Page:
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Jon Kutsmeda

Optionality and the Need for Certainty

 

2020 triggered all kinds of emotions – whether it was related to COVID, the election, social issues, or the market crash, we all experienced our own rollercoaster ride.

 

It’s not easy to be stoic and levelheaded in the face of chaos, especially when it is so relentless.

 

Everyone experienced some form of trauma.

 

Trauma triggers trauma.

 

As a result, people came face-to-face with issues they hadn’t dealt with properly before.

 

 

This had a profound impact on the choices made in the heat of the moment.

 

It might seem like a stretch to say that a big reason people decided to FOMO buy a house this past year was because of repressed emotions, but I believe the connection is quite strong.

 

People ran scared, not only from the coronavirus, but from themselves.

 

A friend said it best recently:
“People have not yet learned to make a home in themselves.”

 

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Tony Robbins has a philosophy that there exists 6 core human needs.

 

At the top of the list is “Certainty”, which you might also refer to as stability.

 

When this core need was denied last year people begin to desperately seek it out, mostly unaware what was driving their behavior.

 

The solution countless people chose, was to buy a home.

 

However, in those types of moments we need to remain grounded, and find a home in ourselves first.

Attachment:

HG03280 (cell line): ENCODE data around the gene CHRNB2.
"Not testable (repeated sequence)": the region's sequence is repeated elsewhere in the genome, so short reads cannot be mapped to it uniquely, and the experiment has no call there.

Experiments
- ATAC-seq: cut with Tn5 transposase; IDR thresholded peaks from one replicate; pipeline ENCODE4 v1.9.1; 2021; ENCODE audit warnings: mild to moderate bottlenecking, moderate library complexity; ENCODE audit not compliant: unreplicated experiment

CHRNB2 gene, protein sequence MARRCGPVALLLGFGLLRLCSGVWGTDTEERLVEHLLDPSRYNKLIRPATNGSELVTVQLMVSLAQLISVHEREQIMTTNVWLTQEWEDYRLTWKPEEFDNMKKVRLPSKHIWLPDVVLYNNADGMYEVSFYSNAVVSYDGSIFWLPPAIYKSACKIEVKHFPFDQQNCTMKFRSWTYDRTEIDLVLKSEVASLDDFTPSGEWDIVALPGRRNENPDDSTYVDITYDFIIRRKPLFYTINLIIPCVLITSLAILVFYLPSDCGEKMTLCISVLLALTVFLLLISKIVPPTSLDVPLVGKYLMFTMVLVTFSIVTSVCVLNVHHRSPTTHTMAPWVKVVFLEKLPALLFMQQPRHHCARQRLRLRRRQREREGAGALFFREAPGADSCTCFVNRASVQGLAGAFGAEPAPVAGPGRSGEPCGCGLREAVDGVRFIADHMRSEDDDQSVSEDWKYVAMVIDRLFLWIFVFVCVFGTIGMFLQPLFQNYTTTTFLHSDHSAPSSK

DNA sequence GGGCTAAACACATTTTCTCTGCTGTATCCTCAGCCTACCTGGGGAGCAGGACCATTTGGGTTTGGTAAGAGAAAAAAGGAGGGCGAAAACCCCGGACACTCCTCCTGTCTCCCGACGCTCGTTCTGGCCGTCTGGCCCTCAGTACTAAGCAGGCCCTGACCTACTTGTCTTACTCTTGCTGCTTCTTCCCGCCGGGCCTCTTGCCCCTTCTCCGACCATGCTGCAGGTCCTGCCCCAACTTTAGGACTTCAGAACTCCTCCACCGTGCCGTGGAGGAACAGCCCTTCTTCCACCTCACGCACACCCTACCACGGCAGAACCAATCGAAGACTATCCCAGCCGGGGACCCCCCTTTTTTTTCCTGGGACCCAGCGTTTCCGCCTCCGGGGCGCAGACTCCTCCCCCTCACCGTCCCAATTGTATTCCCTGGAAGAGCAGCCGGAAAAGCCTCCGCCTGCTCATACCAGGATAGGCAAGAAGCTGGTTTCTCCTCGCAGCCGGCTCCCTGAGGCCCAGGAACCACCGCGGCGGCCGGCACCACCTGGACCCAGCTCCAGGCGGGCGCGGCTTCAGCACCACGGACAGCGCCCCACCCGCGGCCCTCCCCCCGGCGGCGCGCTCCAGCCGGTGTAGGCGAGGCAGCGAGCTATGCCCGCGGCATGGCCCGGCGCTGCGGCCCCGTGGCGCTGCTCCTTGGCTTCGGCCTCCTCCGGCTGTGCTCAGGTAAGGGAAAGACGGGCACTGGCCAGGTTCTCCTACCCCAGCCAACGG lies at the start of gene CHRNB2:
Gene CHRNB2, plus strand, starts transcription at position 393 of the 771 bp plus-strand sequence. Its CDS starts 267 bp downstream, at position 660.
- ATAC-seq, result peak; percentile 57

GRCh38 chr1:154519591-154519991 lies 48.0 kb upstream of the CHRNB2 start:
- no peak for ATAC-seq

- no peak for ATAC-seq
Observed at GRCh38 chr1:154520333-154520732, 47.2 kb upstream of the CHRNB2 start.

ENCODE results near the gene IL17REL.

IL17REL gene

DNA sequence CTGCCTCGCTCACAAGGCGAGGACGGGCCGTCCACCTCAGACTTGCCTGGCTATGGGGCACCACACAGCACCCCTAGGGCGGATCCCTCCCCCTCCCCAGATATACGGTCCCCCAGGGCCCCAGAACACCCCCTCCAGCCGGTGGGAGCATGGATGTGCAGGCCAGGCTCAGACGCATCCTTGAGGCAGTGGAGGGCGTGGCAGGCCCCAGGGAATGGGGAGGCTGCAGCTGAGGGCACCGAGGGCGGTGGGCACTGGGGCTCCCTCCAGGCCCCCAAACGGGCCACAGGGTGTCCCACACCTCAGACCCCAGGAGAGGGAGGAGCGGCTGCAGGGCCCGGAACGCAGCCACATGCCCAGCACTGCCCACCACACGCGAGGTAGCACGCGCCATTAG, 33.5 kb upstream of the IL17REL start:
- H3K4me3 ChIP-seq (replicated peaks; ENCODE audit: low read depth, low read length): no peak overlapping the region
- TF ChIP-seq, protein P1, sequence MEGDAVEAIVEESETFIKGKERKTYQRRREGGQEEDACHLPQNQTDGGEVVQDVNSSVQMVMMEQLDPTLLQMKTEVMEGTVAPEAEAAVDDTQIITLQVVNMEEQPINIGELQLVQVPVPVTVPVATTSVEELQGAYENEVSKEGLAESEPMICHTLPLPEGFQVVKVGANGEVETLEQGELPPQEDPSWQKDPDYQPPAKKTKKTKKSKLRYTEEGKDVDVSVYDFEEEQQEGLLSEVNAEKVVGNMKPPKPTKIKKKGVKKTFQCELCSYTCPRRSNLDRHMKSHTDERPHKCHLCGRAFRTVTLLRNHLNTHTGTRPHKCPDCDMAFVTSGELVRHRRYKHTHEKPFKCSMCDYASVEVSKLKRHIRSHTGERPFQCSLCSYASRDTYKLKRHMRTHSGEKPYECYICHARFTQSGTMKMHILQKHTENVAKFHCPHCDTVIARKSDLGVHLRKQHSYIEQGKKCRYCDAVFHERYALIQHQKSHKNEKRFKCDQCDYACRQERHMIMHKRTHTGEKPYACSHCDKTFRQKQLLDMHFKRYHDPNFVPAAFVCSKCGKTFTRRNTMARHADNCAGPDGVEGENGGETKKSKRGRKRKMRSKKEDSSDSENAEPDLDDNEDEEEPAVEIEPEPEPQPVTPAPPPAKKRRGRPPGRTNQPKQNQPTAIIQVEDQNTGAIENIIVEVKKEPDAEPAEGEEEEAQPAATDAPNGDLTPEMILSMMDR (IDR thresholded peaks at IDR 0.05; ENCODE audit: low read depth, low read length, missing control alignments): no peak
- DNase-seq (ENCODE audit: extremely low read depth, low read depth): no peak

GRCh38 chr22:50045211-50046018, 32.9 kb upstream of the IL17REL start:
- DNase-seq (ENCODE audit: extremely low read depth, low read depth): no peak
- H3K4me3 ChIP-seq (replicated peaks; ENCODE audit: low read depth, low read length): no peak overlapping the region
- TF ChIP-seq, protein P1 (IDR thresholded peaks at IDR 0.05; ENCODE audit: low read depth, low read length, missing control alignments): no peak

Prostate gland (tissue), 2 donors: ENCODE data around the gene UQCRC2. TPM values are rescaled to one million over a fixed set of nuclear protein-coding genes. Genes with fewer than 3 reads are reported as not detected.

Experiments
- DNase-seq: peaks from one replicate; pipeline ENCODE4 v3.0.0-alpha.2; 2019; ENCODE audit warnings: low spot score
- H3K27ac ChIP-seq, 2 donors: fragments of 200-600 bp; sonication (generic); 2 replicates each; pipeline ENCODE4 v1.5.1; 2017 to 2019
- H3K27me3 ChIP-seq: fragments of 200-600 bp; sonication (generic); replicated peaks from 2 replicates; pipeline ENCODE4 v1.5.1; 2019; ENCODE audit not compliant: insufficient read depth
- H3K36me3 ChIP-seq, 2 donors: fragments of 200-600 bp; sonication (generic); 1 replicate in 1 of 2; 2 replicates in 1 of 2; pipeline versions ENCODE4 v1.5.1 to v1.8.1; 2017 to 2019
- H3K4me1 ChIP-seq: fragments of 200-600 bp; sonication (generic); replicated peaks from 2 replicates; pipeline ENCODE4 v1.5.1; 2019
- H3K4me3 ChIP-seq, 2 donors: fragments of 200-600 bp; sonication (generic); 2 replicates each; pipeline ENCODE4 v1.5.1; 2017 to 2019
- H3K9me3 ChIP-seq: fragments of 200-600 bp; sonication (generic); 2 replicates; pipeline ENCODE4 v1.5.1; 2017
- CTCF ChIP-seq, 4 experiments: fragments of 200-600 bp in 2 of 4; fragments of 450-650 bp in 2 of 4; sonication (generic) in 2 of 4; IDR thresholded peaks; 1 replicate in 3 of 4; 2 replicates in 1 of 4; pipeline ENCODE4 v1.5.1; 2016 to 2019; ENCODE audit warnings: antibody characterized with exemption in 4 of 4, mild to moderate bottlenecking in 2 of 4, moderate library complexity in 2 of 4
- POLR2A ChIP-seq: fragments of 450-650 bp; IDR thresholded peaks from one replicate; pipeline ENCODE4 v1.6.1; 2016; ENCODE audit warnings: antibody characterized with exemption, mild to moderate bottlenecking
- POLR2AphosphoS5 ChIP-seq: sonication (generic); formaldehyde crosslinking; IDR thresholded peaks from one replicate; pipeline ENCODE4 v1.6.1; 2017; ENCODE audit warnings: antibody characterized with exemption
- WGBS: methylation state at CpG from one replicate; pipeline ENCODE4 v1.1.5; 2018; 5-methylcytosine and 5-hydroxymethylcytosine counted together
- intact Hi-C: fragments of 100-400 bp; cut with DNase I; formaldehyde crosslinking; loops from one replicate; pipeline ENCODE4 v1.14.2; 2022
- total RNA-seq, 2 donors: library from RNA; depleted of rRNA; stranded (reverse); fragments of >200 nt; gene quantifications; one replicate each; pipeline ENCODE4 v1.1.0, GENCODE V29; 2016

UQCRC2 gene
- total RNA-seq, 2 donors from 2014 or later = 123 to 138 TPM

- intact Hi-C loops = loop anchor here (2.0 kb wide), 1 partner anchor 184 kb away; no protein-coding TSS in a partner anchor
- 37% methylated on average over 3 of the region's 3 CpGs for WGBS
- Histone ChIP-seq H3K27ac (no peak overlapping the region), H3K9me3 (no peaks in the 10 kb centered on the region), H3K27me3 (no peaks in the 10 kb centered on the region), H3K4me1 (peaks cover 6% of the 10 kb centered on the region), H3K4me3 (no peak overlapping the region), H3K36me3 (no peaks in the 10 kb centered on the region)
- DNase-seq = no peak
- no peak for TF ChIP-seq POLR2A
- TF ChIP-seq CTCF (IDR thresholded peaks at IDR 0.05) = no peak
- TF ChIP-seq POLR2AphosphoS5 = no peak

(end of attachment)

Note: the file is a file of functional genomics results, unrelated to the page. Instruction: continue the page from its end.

Tony defines the human need of certainty, as “the assurance you can avoid pain and gain pleasure”.

 

 

Assurance comes by having optionality.

 

If you are in a burning building you are going to have far less certainty of your survival if all the fire exits are blocked.

 

Optionality was something a lot people had for most of 2020, especially those with the capacity to go buy a home.

 

Ironically they traded that in, giving up the very thing they were seeking, certainty, for an illusion of it.

 

There will no doubt be a wave of people who read this that want to give me their version of why they paid a premium to buy a home when it changed very little in their lives.

 

Outside a health crisis I would have the same perspective about buying a primary residence.

 

I have even written on my blog about why buying property that doesn’t generate positive cash flow is a liability and is not how to build wealth in real estate.

 

It also doesn’t provide the type of stability most people think.

 

So, now what?

 

Well, after you are done draining your savings on renovations and new furniture maybe you’ll have the time, and the lack of mobility, that you can start building a home in yourself.

 

Let me know what you thought about this perspective in the comments below, or on my Instagram post

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